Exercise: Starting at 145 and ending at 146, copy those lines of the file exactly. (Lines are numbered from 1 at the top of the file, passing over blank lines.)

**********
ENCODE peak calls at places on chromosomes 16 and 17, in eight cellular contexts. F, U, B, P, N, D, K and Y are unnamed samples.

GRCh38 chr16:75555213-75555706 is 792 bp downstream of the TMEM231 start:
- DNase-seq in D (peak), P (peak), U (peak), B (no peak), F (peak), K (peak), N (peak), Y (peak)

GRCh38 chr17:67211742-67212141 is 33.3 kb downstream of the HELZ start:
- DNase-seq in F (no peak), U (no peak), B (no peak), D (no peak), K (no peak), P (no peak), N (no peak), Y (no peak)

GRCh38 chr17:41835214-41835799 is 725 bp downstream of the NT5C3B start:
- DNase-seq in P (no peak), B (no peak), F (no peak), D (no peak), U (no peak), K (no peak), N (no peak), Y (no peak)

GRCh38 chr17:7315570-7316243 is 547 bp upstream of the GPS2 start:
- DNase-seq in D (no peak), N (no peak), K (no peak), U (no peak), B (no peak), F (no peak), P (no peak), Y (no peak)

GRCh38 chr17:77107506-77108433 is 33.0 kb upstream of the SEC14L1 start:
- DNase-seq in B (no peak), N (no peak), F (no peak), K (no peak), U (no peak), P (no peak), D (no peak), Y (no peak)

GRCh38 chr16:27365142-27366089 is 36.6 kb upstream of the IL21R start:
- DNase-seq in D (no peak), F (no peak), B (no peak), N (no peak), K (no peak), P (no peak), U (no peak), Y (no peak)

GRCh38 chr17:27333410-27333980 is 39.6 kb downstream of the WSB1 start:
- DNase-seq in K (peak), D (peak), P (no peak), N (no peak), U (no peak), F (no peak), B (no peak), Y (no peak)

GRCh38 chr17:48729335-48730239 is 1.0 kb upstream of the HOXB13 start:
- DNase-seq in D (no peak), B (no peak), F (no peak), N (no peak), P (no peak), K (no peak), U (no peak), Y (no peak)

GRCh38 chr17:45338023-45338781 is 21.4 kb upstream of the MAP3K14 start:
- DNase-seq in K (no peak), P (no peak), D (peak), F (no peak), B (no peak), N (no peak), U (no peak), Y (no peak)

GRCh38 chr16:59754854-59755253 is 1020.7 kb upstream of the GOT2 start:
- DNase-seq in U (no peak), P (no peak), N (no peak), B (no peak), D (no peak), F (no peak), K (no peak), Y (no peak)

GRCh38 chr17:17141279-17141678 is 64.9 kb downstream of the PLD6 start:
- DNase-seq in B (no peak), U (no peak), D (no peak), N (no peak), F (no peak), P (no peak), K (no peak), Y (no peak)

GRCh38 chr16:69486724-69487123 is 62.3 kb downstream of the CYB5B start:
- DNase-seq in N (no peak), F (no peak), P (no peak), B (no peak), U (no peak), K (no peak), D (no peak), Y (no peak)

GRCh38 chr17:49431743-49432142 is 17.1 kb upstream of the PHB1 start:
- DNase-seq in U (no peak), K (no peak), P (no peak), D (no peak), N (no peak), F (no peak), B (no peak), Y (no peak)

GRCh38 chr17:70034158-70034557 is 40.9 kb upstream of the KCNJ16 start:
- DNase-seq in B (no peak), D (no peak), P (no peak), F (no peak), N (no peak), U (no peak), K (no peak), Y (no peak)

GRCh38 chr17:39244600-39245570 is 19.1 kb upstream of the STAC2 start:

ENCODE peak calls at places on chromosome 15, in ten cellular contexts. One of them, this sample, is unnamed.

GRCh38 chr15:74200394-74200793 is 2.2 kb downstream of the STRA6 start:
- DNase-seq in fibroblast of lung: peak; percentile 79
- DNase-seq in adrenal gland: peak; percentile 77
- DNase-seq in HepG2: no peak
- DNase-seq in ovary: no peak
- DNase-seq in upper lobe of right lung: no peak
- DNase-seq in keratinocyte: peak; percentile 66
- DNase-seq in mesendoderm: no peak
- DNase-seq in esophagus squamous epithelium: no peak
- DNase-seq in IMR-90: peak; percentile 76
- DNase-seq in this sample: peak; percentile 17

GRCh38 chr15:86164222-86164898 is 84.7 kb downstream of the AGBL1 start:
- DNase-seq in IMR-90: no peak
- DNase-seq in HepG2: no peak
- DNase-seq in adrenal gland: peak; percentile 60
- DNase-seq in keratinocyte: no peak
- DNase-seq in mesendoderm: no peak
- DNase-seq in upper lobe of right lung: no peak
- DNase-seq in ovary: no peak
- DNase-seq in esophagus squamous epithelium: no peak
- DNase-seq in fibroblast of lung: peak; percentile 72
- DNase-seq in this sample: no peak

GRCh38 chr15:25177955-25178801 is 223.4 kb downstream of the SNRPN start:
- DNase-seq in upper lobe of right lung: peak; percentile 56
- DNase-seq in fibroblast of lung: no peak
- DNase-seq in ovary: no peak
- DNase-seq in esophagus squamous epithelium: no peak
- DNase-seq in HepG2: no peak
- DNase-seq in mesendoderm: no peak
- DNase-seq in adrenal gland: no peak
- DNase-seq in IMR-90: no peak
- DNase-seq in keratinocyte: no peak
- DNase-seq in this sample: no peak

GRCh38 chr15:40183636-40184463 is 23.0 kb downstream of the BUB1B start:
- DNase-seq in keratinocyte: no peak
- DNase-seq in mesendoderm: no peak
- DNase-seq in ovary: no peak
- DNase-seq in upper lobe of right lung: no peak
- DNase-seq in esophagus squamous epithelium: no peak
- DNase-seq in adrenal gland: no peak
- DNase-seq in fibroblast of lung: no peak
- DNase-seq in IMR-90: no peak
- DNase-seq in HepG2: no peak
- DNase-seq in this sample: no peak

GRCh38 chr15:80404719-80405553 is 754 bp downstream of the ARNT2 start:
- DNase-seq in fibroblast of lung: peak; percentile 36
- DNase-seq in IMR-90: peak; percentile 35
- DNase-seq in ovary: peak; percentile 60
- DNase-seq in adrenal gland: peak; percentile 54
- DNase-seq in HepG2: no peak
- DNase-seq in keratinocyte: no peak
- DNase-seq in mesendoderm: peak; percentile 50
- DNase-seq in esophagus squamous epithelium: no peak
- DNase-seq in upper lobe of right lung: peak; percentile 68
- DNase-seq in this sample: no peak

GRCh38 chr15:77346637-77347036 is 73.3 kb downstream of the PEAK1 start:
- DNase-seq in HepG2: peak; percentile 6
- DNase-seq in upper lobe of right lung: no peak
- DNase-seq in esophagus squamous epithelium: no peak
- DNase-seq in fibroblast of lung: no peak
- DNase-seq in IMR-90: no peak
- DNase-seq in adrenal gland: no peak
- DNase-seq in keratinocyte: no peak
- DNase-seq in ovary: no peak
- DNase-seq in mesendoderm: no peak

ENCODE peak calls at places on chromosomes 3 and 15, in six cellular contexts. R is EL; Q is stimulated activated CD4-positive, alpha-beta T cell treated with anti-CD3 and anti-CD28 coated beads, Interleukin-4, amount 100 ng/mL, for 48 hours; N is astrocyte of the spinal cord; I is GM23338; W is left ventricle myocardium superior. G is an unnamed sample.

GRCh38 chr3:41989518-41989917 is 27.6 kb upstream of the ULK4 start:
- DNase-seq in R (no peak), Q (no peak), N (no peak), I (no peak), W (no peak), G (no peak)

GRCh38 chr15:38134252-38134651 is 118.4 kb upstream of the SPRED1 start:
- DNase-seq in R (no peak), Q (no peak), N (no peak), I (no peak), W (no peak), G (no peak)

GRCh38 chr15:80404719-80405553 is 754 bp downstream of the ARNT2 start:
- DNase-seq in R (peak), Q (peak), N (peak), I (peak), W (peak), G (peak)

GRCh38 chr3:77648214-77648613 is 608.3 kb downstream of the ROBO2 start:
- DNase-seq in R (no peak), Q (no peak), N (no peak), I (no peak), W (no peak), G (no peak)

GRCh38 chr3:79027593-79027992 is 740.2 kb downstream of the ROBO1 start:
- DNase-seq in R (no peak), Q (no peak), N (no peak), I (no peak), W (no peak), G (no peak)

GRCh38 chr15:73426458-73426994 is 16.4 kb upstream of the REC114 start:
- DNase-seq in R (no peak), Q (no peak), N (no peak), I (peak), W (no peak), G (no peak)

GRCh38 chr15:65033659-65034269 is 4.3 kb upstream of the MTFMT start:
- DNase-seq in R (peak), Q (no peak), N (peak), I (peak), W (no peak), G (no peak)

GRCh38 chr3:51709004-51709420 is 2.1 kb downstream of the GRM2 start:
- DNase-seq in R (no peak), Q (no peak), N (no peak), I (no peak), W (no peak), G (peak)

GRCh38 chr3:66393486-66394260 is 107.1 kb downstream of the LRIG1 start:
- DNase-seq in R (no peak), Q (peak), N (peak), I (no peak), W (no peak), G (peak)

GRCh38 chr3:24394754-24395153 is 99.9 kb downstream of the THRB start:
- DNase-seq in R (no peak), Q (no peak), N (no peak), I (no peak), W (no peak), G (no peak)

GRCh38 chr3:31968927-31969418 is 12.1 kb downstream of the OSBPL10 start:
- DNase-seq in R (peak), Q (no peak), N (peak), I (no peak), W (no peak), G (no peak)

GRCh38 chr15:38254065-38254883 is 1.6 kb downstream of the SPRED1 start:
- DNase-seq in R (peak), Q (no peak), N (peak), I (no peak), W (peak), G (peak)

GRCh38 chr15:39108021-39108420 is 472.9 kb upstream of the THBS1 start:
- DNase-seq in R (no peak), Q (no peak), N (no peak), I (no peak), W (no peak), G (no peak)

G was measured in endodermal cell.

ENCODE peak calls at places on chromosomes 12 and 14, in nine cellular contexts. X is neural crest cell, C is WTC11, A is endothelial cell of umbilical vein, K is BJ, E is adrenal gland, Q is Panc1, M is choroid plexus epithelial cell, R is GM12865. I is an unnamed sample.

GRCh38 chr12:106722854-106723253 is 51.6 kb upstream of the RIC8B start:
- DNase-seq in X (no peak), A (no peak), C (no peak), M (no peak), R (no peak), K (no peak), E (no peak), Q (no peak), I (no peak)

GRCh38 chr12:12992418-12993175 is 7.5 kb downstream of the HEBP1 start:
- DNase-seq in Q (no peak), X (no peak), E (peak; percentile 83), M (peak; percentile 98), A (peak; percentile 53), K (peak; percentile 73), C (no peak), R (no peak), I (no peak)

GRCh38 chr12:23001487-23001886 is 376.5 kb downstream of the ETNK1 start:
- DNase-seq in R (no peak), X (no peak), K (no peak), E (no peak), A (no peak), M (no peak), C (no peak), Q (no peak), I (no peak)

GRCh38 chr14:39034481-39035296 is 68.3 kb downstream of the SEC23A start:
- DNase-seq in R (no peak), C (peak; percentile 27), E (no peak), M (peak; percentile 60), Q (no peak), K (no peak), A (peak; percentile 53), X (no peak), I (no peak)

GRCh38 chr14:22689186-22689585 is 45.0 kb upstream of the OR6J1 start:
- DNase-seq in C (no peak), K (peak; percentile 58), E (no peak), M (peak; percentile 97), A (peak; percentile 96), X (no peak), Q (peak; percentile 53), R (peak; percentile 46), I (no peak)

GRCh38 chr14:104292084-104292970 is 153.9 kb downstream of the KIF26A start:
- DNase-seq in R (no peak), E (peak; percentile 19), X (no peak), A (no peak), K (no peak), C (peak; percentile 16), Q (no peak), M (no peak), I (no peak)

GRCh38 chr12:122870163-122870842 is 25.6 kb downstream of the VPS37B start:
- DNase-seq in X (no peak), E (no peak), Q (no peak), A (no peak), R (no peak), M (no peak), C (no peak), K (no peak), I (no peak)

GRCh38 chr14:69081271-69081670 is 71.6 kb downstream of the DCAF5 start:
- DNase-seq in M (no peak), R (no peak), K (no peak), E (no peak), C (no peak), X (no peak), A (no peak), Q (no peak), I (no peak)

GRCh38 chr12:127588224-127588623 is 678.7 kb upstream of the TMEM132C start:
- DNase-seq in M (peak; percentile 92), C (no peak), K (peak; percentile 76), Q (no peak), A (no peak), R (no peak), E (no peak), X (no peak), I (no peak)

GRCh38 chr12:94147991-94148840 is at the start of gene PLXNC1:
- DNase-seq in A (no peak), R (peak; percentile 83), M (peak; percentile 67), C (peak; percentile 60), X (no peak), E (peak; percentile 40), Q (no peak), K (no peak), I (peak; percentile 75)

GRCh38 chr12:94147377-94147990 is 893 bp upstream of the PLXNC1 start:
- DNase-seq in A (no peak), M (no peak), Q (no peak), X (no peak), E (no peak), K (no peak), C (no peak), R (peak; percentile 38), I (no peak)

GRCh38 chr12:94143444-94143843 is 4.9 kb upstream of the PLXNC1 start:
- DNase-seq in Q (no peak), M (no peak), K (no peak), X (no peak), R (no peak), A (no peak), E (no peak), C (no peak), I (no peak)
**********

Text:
- DNase-seq in A (no peak), R (peak; percentile 83), M (peak; percentile 67), C (peak; percentile 60), X (no peak), E (peak; percentile 40), Q (no peak), K (no peak), I (peak; percentile 75)

GRCh38 chr12:94147377-94147990 is 893 bp upstream of the PLXNC1 start: